When it comes to military history, there are those who enjoy watching “gun videos” while others can’t get enough of aerial action. And of course, there are those who have a penchant for tanks. That latter fact was certainly noted earlier this year when The Tank Museum in Bovington, England, became the first such organization to have its YouTube channel reach 100 million views.
The Tank Museum’s YouTube channel set another milestone in April when it saw its total subscribers surpass 500,000. According to The New York Times that put it ahead of far more famous institutions such as the British Museum in London, New York City’s Metropolitan Museum of Art and even the Louvre in Paris—but with more than 400 videos chronicling the museum’s vast collection, it is easy to see how it is getting the eyeballs.
“As a rural regimental museum, we see YouTube as an essential means of reaching a wider audience—helping us to fulfill our mission to tell the story of the tank and the people that served in them,” Nik Wyness, head of marketing for the Tank Museum said via a release.
Moreover, high-profile events at The Tank Museum, notably the annual TANKFEST—when the facility rolls out its rare and impressive vehicles—draw in significant viewers. Another factor is that, unlike those aforementioned art museums, the tanks in the collection are the sort of thing viewers want to see in action even if they can’t make the actual event.
The remoteness of the facility has likely played a significant role in The Tank Museum’s ability to reach eyeballs from around the world. Even though it has the largest collection of tanks and the third largest collection of armored vehicles, it isn’t exactly the most accessible of attractions in England. Located in Dorset, South West England, The Tank Museum is a nearly three-hour drive on the M3 from Central London or an almost eight-hour train ride.
Thus only the most dedicated can make a pilgrimage to the facility to see the tanks in person. Fortunately, in the day of social media and high-quality videos, it is possible to take in a lot of the collection from the comfort of a desktop PC or even a smartphone.
YouTube Filling A Void
YouTube Videos have not only allowed those who aren’t up for such a journey to see the tanks, there is insight that a visit to the actual museum might not offer. The staff at The Tank Museum has long embraced YouTube, establishing its channel back in 2010. Early episodes were built around historian David Fletcher’s “Tank Chats.”
The YouTube channel has only grown and expanded since.
“The benefits of growing this online community became fully apparent during the pandemic when they became an essential source of support during a very difficult time,” explained tank enthusiast James Holland, who is now featured in a number of the videos.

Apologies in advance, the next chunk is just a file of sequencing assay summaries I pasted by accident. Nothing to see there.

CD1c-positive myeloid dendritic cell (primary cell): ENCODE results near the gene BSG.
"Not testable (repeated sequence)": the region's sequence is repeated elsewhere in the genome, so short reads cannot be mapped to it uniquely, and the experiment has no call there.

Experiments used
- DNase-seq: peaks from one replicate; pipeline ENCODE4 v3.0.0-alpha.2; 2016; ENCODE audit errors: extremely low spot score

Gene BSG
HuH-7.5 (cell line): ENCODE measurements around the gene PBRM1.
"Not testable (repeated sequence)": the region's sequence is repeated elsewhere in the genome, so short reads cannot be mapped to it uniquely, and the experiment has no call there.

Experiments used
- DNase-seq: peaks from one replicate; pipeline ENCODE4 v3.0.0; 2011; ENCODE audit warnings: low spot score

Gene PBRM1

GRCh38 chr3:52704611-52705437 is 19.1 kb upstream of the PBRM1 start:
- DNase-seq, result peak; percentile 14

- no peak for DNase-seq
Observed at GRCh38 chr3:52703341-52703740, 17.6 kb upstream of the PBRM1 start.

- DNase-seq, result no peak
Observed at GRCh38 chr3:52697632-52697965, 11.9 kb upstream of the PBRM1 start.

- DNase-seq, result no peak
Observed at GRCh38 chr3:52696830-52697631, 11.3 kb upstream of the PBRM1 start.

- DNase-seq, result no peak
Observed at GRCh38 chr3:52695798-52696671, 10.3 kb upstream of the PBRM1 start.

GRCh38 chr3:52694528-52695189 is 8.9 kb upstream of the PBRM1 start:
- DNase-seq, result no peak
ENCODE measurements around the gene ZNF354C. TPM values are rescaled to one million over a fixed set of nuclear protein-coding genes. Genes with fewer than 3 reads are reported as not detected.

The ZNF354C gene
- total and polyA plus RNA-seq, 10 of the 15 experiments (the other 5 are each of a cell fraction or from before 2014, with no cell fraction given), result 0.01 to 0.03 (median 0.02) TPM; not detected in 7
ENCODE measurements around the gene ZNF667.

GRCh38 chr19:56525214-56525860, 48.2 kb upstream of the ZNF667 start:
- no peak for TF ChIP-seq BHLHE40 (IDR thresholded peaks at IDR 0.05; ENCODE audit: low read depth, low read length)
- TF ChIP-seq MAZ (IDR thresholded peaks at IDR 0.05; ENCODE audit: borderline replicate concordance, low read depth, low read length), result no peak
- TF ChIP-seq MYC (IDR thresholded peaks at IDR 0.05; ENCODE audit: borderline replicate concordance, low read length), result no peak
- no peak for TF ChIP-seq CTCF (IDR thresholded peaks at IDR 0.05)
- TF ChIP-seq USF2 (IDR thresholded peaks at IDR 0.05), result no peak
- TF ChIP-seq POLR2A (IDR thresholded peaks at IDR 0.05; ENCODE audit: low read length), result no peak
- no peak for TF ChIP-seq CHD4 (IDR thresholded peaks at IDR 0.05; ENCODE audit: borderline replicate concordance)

YouTube is also clearly allowing the institution to create content that it otherwise couldn’t have produced. Instead of its subject matter experts offering their insight for a documentary or other third-party content maker, The Tank Museum is able to create those videos in-house and offer them to an audience around the world. This also means that the curators and staff can decide what should be the subject of a video, not an outside expert asking for commentary.
This is made all the better by the fact that the collection of more than 300 vehicles includes such items as “Little Willy,” the first experimental tank that was developed more than a century ago during the First World War, as well as the only operational German Tiger tank from the Second World War. Where other history-themed channels often rely on CGI and stock video, The Tank Museum has many “real deal” vehicles that can be given their close-up and get a moment in the spotlight.
New Revenue Stream
This online content even helps support the facility.
“YouTube has allowed us to reach a global audience of tank enthusiasts—and it’s as a direct result of this that we are now generating over one quarter of our annual turnover from non-visitors,” added Holland.
“I applaud The Tank Museum for understanding how to reach an audience who may never actually visit the museum,” said John Adams-Graf, military vehicle historian and editor of History in Motion, the official publication of the Military Vehicle Preservation Society.
“Clicks and likes rarely translate into dollars, but at this level of engagement, The Tank Museum has created a new cash stream,” Adams-Graf continued. “In the long term, however, they have made military history enjoyable. The real payoff of their investment will be a wider understanding of the value in keeping historic military vehicles operable and attainable.”